Poetry ~ Rachel J Fenton
When I go there, I am ten.
I am forty-three, when I go there
like playing hopscotch;
I cast a thought back and skip
all the way to the start.
I went for real in November,
and before that Spring –
there behind the wire
fencing, I’m in; the hole
big enough to fit a saddle
through. The earth,
hard at any time of year.
Galloping memory, I am ten
again. Wearing big cousin’s
new-to-me shoes, peach
colour is soft contrast
to the heels I dug
into hard clay to get my footing,
though they were the reason
I’d been unable to run
away from the two young
men. Young but years
older than me. Boys, the policeman
described them, about to leave
the school I was about to go to.
The New Zealand lit scene
is a playground. See?
Like that, I cross oceans
as well as the field. I have PTSD
and my therapist
sends me into my past
like Knight Rider
following a light
from left to right; a Kit
to get me in and home
where definite article
is as absent as my father
and linguists come on field
trips to research our language,
and back to Aotearoa,
to cauterise the trauma
here. My therapist grounds me:
You are in the present
moment; you are safe
now; how old are you?
It is written in my body before I write it. Already a page, earlier thoughts
weighted like hoofprints in snow, lies on the bathroom floor.
When I lean to touch it, crowns of water sink. I revel in the ink’s bleeding, distant rain
from the mechanical cloud edge. I have been soaking for above three hours.
From the wall beside me, a tap protrudes like the muzzle of my favourite hound,
produces a convenient waterfall that can be used to curtain my thoughts from
the body’s outer reality. It is in my nature to imagine
things are not as they appear. And comfort takes many forms.
Various outcomes materialise around me, I their Frida Kahlo; tender
renderings of possibility appearing like imagery in a darkroom. But these
cannot be lifted out to dry, pegged on a line or framed. As the only
remembrance of tears is the taste of salt, so too the heart’s food leaves a
bitterness though otherwise no trace.
Listening now to the clever whispering of the fan, know I am reminded
of the last words spoken by the mistress who for three years has hidden
inside me, a hypocritical twin; the monotonous functionality, an annoying
accompaniment I am only aware of in the instant after it is switched off. Drip,
drip, drip. Like Alice Oswald’s “Swan”, I am lifting from the wreck
myself. Unlike the dead bird,
I have left the lead weight of the water’s skin. Hush.
As the drips fold in on themselves like poisoned robes, I sing.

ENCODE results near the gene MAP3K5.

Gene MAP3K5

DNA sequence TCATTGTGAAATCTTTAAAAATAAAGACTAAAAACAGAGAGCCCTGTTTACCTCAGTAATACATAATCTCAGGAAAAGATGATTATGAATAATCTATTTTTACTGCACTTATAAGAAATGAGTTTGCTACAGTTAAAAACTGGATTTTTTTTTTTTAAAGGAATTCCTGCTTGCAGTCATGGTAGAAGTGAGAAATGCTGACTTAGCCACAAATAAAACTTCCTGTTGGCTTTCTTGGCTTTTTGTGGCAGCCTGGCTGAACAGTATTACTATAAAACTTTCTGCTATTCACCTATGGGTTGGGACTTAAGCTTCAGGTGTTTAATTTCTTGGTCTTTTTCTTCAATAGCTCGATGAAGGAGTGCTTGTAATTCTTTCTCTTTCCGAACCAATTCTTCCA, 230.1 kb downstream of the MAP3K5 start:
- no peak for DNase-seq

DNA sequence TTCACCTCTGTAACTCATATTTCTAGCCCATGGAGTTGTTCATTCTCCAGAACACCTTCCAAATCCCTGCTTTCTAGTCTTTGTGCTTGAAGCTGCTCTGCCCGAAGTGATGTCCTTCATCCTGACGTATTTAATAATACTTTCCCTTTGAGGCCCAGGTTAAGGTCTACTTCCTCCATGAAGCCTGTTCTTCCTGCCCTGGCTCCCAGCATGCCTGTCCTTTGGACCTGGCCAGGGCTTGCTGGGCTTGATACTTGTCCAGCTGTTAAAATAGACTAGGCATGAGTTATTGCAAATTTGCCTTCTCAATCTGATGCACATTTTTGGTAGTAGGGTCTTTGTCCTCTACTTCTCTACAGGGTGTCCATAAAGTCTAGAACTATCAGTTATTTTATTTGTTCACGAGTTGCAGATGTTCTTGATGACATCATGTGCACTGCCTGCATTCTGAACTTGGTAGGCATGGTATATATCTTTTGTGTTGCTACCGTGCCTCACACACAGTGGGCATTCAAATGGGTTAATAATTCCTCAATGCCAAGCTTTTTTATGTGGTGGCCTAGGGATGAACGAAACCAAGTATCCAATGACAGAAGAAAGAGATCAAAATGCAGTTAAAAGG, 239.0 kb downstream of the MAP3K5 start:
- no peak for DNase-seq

How to Care for Orchids
Although it is winter, inside the glasshouse
orchids in full bloom have sent long stems,
like wash-lines hung with exquisite laundry
such as only babies wear, ruffled with broderie anglaise
trims, that curve as shoulders
might from the weight. From the tops of tropical trees
to English bogs and chalk downs, these are not flowers
native to New Zealand, yet my friend’s daughter names
each species with the care of a child writing her first party
invitations. Her enthusiasm is endearing, her memory
endures despite its encounters. Poisons
occupy many forms and cuttings cannot insure
against losses, even water
given in too great quantities can kill; flood
must be avoided in favour of letting these exotics
take moisture from the air
when left completely still.
Carnival of History
descend from high pine at the far end of the field. I want to feel; I call them family. Two parents, one child. But without proof they are as variable as the purpose of shame.
How many times
if a polecat could count; she returns to this field where her kit-self hid. She has come again to rescue her. She has gone to the place she was last seen. In her wild state, she was claw and teeth and dull fitch. In her winter prime, she gleams shiny as anger for what she has lost.
That winter day you bore witness
the stoats split from under the sleeper on your end of the crossing, their colouring an embodiment of snow on wood, as you watched, electrified, their sparking gambol over the road, jack and jill through the hole in the wire gate entering the field, their prints warranting execution.
You saw the mist first
last night, called it fog, pointed out where it was forming around the old lampposts alongside the motorway driving back from early dinner with your friend, a softness that turned my thoughts to a dream I shared about a house shingled with the scales from moth wings. Write that down, you said. Now, I think of masked lapwings, the other name for spur-winged plover, and their downy brooding feathers gently tinged like winter sun, like lamp-light diffused through mist I cannot get near enough to touch.
Mist appears solid but disappears from the place we should meet; I walk through
it, empty as a promise.
Rachel J Fenton is a working-class writer from South Yorkshire, UK, now living in Aotearoa New Zealand. Her poems have appeared in English, The Rialto, Overland Journal, Magma, Landfall, and various anthologies.